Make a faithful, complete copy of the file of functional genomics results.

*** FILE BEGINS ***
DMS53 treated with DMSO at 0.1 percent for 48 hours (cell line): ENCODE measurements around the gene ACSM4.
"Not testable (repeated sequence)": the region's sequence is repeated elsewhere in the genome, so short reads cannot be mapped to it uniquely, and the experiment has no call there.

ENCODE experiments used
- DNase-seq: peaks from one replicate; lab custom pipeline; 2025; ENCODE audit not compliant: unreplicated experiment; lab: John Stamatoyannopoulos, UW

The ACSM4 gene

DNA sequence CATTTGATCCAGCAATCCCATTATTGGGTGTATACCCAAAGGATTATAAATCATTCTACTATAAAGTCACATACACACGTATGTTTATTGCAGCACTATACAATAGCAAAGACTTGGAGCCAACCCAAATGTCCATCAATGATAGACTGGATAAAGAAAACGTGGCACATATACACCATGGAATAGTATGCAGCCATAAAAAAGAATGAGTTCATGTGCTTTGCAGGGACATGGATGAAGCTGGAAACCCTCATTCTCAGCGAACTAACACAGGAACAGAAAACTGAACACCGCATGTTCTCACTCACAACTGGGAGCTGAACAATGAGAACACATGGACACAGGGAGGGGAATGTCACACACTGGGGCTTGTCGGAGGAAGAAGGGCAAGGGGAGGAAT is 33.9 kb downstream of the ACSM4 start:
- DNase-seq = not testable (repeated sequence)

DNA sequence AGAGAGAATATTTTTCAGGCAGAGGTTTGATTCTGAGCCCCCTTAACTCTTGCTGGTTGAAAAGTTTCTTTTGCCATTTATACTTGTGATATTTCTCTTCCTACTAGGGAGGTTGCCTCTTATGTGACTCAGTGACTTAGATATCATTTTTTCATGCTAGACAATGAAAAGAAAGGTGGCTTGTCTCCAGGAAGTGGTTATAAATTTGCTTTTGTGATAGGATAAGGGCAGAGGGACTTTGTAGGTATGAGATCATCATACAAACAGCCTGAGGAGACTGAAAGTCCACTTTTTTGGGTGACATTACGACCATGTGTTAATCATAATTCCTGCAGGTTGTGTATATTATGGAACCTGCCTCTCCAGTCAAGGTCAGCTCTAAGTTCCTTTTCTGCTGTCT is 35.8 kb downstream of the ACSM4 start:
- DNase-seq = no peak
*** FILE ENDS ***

DMS53 treated with DMSO at 0.1 percent for 48 hours (cell line): ENCODE measurements around the gene ACSM4.
"Not testable (repeated sequence)": the region's sequence is repeated elsewhere in the genome, so short reads cannot be mapped to it uniquely, and the experiment has no call there.

ENCODE experiments used
- DNase-seq: peaks from one replicate; lab custom pipeline; 2025; ENCODE audit not compliant: unreplicated experiment; lab: John Stamatoyannopoulos, UW

The ACSM4 gene

DNA sequence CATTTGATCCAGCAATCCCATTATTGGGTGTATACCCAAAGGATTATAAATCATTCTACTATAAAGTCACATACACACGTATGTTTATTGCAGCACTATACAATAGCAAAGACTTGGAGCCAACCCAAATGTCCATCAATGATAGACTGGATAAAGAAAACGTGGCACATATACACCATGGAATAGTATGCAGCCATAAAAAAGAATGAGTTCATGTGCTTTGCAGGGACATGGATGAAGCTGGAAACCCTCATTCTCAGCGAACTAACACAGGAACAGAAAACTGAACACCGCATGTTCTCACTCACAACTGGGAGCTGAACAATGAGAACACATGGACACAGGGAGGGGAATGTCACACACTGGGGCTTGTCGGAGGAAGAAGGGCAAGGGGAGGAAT is 33.9 kb downstream of the ACSM4 start:
- DNase-seq = not testable (repeated sequence)

DNA sequence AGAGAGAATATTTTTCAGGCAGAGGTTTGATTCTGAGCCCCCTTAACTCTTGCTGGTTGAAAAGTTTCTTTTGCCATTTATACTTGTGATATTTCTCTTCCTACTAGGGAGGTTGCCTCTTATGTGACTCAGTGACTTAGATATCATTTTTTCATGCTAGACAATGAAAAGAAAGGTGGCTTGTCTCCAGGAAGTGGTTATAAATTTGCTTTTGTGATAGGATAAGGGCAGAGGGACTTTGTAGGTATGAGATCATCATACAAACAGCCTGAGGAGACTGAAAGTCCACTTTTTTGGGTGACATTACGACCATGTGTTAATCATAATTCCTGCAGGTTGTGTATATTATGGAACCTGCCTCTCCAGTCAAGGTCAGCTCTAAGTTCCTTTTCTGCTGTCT is 35.8 kb downstream of the ACSM4 start:
- DNase-seq = no peak